By the next morning, they were all at work. Despite five tanks breached, miraculously no oil had spilled. From the unscathed tanks the team simply pumped the oil out into the barge. The barge was fitted with fenders so when it bumped up against the Igloo Moon, it wouldn't further damage the ship.
The breached tanks had flooded. After ascertaining the water depth, the salvors stuck tubes down vents, which run up the side of the ship and allow air to escape the oil tanks. The hoses sucked up the oil floating on top of the water. Transferring the oil proved slow going. The Unified Command Center awaited anxiously for Wood to finish and eliminate the threat of an oil spill. Wood used heating coils to loosen the viscous oil -- until the devices malfunctioned. While lightering the oil, they pondered how to remove the butadiene quickly and safely. Without offloading some of her explosive cargo, the Igloo Moon wouldn't budge.
By Friday, November 8, Titan had completed removing 68,085 gallons of fuels and oils. Now they could focus on what really scared them: the butadiene. The inhibitor was set to expire the next day, so they sent to Houston for more to buy time.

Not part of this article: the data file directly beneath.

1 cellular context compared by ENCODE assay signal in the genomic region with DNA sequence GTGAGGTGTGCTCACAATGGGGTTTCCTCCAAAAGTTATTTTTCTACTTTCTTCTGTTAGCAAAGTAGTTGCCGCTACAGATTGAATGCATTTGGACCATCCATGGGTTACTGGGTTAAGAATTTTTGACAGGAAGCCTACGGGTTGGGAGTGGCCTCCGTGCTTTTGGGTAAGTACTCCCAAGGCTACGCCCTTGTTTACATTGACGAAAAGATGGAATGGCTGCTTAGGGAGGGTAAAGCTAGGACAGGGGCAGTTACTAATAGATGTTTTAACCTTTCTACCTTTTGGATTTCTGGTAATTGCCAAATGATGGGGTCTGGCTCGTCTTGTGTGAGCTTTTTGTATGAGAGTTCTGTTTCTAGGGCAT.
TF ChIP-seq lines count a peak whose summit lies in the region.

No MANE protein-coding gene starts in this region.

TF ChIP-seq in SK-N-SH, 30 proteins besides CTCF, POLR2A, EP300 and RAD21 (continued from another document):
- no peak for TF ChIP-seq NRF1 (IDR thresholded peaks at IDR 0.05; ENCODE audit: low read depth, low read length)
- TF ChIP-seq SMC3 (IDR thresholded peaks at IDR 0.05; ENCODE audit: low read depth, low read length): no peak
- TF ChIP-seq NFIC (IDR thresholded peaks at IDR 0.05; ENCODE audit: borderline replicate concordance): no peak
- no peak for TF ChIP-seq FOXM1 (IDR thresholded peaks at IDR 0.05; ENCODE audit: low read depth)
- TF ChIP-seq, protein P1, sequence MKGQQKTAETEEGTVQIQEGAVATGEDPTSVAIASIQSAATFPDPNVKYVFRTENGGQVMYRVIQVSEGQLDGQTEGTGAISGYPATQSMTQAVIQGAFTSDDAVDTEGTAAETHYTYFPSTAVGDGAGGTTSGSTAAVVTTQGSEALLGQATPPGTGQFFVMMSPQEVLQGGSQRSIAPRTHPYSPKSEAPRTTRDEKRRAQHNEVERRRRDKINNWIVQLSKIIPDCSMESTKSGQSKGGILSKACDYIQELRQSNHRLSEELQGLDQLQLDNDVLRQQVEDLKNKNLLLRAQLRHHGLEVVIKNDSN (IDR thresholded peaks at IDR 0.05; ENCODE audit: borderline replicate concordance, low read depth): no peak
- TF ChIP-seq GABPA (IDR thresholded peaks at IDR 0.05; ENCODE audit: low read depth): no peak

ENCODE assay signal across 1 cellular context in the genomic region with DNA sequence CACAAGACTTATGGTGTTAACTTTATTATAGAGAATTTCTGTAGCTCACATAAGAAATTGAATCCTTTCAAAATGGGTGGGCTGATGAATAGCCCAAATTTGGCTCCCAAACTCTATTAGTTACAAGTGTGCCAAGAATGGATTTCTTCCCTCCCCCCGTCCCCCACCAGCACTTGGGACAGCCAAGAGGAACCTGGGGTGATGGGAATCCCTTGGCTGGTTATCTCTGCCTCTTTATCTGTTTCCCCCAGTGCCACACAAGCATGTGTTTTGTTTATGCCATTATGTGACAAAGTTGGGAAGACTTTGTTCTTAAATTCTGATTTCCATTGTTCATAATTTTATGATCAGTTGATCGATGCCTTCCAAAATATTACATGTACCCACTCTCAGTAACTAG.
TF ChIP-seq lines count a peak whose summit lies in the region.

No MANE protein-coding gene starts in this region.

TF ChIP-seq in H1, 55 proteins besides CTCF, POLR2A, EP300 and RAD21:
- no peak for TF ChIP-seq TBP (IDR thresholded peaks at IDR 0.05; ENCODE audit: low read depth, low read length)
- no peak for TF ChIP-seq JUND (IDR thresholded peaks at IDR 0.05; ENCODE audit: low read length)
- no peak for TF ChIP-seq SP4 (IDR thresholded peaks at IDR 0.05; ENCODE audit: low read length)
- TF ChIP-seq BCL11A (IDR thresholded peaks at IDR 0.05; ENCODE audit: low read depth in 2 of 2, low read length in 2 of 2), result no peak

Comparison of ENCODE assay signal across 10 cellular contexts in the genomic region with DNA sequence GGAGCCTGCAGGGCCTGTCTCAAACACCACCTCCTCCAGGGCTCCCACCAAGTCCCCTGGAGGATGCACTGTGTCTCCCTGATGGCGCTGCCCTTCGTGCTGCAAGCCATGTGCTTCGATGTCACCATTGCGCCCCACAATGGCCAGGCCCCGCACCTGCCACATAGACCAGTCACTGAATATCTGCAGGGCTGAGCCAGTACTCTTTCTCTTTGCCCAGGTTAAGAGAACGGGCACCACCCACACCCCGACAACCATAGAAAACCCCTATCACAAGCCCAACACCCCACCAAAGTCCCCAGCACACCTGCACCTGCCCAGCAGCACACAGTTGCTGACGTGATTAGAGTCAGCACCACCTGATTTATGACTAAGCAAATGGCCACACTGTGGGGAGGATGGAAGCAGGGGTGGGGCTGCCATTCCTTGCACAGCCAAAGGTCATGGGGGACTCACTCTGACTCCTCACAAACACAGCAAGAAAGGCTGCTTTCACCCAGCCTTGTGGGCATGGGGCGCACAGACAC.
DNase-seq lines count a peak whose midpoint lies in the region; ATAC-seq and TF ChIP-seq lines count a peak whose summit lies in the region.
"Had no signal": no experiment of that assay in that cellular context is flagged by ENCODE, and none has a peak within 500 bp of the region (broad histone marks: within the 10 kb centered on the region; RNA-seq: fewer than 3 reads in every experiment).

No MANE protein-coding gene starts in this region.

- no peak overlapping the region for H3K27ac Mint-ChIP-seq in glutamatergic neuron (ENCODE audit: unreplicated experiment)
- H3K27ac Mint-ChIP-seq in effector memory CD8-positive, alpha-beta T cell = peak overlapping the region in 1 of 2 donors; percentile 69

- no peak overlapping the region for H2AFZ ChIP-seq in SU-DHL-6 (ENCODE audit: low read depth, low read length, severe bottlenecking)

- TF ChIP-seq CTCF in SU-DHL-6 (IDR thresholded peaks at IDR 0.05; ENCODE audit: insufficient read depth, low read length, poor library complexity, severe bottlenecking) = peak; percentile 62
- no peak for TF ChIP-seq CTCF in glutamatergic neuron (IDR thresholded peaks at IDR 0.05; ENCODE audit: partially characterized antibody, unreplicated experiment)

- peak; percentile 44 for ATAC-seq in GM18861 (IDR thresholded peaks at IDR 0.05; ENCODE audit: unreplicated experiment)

During the discussions science coordinator Benggio eyed the weather forecasts with growing concern. Seas were around three feet, which is about the maximum for most lightering operations. But meteorologists predicted that by Sunday there would be swells up to nine feet.
The risk calculations performed for butadiene in the Unified Command Center focused on two possibilities. (Later in the week, when 30-foot waves lashed the Igloo Moon, horrors they'd never imagined suddenly became possible.) The butadiene could explode from a tank rupture or a breakdown in the refrigeration system. In that case everyone onboard, and most vessels in the vicinity, would be destroyed. Along the shoreline windows would shatter from the blast. And a huge chunk of Biscayne National Park's coral reefs would be ruined.